Deaf Perception: How Brain Plasticity Affects Visual Skills in Deaf Persons




Degner, Zachary Aaron

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In recent years, numerous scientific endeavors have shown that, despite traditional thinking, the brain has remarkable plasticity. Plasticity is the capability of being molded, receiving shape, or being made to assume a desired form. In other words, the brain is capable of changing itself in response to its needs and stimuli. On this basis the argument could be made that supposed “handicaps,” such as deafness, blindness, or the inability to move certain limbs, may in fact unlock hidden strengths in other areas. The purpose of this study is to investigate whether or not those who are deaf or not hearing-impaired at all, differ in their ability to read words in a variety of forms. The participants will be tested on proficiency in reading original writing, like this abstract, phonetic writing, such as “Da feesh deed sweem”, and tests on word association (quickly associating a picture of a duck with the word “duck”). The hypothesis for this thesis is that those who are born deaf, the portions of their auditory cortex dedicated to sound recognition having never been fully developed, will perform just as well, if not better, in reading regular writing, and perhaps symbolic writing, but will struggle significantly in phonetic writing, in comparison to the other two groups.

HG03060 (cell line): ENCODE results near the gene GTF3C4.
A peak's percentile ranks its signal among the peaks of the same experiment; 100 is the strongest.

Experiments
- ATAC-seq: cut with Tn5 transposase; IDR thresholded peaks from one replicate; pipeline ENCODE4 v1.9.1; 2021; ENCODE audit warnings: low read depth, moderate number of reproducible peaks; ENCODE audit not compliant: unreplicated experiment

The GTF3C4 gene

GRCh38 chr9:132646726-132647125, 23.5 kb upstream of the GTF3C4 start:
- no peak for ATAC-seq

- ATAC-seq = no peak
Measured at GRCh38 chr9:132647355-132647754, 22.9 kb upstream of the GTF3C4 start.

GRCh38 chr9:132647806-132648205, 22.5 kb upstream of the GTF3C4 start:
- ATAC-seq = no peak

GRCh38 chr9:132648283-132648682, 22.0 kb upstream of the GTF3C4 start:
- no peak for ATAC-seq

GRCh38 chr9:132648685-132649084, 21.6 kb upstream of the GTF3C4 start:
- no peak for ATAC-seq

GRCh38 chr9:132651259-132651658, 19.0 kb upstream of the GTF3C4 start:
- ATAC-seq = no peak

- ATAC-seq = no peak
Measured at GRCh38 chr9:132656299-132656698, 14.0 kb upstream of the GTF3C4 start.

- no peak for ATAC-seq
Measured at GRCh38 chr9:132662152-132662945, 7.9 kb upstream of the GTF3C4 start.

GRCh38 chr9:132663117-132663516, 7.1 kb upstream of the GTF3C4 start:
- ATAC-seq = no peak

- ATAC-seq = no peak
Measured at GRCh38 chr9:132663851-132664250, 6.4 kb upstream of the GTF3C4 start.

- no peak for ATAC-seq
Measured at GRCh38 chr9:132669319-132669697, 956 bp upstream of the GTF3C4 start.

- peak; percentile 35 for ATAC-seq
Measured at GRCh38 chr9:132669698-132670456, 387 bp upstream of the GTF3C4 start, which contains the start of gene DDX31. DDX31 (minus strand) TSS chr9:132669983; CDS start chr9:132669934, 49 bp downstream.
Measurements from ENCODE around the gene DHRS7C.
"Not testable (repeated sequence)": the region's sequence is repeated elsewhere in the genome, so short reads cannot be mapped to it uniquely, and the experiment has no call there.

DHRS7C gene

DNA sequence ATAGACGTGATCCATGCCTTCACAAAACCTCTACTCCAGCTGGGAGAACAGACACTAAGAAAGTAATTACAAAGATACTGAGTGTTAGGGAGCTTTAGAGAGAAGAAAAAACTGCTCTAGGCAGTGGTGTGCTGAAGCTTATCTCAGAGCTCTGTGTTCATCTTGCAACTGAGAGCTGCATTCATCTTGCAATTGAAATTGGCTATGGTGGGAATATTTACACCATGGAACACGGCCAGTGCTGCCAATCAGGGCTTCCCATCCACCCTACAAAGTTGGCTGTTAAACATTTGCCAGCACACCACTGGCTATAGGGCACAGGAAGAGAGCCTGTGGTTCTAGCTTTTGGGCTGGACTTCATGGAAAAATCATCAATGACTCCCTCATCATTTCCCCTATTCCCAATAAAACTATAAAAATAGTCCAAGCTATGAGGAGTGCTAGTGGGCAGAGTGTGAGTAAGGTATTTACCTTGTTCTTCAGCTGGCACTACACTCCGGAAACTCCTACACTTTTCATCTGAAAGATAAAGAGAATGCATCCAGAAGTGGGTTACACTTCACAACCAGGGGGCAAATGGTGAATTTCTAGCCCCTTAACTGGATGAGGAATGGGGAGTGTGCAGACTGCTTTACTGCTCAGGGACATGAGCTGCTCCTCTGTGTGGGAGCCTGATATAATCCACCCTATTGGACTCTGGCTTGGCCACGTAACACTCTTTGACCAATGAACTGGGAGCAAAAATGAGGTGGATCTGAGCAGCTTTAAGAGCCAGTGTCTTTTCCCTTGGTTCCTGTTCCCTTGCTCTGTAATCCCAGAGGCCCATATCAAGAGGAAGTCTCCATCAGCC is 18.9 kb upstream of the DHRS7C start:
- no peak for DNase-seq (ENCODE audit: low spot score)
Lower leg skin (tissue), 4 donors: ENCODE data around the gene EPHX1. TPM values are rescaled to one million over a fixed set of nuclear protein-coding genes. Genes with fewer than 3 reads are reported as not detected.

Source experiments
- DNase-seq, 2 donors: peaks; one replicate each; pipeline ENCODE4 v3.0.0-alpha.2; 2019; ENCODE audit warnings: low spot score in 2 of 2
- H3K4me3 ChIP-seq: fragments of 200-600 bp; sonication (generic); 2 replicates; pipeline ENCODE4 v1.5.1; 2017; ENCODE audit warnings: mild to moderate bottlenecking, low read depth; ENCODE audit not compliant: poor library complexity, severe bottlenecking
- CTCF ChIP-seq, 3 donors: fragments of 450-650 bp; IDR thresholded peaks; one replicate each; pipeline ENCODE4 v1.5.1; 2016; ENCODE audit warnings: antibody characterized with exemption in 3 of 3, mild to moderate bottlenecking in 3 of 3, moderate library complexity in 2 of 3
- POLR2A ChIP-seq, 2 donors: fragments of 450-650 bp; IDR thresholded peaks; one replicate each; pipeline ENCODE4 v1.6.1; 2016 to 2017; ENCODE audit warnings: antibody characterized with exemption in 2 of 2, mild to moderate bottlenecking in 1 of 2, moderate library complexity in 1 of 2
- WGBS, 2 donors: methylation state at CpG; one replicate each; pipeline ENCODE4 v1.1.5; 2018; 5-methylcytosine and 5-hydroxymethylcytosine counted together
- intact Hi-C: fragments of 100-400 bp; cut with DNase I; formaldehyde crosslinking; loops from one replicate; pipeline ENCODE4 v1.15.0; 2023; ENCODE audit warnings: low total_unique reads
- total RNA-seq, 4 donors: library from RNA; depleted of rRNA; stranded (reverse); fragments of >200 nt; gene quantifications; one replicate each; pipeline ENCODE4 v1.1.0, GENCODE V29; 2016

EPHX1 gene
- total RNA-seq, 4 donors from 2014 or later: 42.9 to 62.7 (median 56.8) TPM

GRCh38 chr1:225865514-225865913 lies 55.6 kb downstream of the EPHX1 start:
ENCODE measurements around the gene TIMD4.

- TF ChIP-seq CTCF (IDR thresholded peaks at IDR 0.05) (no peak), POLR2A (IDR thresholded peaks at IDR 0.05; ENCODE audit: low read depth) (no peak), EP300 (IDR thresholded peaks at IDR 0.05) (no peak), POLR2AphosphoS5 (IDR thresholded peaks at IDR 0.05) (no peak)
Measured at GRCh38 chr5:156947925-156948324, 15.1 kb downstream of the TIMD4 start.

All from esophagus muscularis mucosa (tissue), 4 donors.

brain plasticity, deaf, visual, perception, Honors College


Degner, Z. A. (2012). Deaf perception: How brain plasticity affects visual skills in deaf persons (Unpublished thesis). Texas State University-San Marcos, San Marcos, Texas.


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